The science underlying most of hardware engineering involves physics, chemistry, and continuous mathematics. This often leads to implicit assumptions about continuity, repeatability, and conservation of properties (mass, energy, momentum) that may be true for hardware but not true for software or human counterparts. An example is in testing. A hardware test engineer can generally count on covering a parameter space by sampling, under the assumption that the responses will be a continuous function of the input parameters. A software test engineer will have many discrete inputs, for which a successful test run provides no assurance that the neighboring test run will succeed. And for humans, the testing needs to be done by the operators and not test engineers.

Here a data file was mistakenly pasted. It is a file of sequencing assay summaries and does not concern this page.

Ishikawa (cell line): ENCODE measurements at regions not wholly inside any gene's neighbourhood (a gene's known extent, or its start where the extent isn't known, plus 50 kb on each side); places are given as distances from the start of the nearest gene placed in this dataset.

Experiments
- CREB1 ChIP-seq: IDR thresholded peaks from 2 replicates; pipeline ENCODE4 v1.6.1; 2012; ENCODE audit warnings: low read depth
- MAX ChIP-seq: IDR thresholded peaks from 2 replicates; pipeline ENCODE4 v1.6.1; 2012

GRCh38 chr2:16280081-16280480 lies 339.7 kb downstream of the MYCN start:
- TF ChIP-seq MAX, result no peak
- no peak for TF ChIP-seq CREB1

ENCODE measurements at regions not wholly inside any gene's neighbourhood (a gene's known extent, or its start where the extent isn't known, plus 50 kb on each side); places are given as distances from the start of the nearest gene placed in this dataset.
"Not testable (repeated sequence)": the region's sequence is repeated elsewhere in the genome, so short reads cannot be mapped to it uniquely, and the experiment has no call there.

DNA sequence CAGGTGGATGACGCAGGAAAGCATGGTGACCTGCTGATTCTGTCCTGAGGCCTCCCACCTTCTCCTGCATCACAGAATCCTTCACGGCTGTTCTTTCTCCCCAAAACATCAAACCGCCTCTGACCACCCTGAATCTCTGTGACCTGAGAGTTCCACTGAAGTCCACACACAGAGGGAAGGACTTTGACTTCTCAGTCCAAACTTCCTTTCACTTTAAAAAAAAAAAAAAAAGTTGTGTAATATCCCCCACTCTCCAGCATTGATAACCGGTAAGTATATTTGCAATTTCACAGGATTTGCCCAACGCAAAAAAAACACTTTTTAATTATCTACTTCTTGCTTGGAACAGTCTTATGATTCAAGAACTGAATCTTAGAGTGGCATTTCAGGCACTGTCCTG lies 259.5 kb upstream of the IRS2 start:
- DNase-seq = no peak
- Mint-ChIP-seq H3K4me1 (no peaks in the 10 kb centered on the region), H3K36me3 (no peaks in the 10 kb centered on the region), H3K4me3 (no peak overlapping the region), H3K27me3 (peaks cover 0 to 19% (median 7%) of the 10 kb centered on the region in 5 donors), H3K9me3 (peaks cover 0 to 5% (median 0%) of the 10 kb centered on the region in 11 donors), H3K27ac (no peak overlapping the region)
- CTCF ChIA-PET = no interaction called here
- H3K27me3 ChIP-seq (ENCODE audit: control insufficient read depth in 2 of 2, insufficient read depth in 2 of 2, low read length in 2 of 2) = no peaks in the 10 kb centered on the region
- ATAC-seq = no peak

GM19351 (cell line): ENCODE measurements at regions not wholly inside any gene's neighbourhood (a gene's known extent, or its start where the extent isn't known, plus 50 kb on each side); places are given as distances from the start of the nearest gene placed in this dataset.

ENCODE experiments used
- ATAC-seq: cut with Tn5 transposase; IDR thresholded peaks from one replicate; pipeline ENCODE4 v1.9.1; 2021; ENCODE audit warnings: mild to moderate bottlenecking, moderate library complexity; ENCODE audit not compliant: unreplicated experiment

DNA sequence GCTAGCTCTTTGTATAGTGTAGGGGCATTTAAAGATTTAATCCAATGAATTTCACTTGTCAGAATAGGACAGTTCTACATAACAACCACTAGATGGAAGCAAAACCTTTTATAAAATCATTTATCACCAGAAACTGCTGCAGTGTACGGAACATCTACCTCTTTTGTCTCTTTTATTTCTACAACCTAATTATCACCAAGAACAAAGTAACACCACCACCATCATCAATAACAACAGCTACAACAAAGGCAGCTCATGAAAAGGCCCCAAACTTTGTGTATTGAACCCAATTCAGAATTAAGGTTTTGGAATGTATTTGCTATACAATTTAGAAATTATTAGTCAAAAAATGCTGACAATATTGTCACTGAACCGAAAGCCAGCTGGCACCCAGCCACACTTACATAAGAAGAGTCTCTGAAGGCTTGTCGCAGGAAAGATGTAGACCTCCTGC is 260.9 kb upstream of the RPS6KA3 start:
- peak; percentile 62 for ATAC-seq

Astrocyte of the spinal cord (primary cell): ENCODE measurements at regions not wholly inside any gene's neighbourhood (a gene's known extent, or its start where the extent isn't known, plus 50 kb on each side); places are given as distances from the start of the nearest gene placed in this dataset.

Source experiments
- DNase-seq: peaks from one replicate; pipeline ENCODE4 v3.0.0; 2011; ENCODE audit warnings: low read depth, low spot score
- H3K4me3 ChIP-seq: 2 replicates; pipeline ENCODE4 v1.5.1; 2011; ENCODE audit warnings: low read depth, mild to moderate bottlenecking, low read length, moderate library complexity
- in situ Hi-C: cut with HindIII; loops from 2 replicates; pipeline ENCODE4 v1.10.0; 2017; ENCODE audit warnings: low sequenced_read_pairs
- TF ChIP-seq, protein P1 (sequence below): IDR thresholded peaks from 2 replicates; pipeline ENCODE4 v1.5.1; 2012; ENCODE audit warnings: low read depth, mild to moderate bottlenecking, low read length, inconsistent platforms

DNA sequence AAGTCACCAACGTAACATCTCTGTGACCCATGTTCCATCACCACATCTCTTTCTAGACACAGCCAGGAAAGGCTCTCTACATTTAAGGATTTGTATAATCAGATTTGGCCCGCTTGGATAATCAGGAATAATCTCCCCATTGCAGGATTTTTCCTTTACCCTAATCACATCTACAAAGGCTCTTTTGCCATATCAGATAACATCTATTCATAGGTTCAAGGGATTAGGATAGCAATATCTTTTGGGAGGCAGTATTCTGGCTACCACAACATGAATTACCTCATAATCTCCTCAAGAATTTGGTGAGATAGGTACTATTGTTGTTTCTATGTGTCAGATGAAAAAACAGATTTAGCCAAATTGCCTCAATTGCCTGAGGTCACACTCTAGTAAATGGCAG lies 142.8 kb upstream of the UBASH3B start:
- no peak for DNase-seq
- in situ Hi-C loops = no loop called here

A good example of integrated cyber–physical–human systems design is the detailed description of the Hospira medical infusion pump success story in Chapter 1. It included increasing risk-driven levels of detail in field studies and hardware–software–user interface prototyping; task analysis; hardware and software component analysis, including usability testing; and hardware–software–human safety analyses. Example prototypes and simulations included the following:

  • Hardware industrial design mockups
  • Early usability tests of hardware mockups
  • Paper prototypes for GUIs with wireframes consisting of basic shapes for boxes, buttons, and other components
  • GUI simulations using Flash animations
  • Early usability tests with hardware mockups and embedded software that delivered the Flash animations to a touchscreen interface that was integrated into the hardware case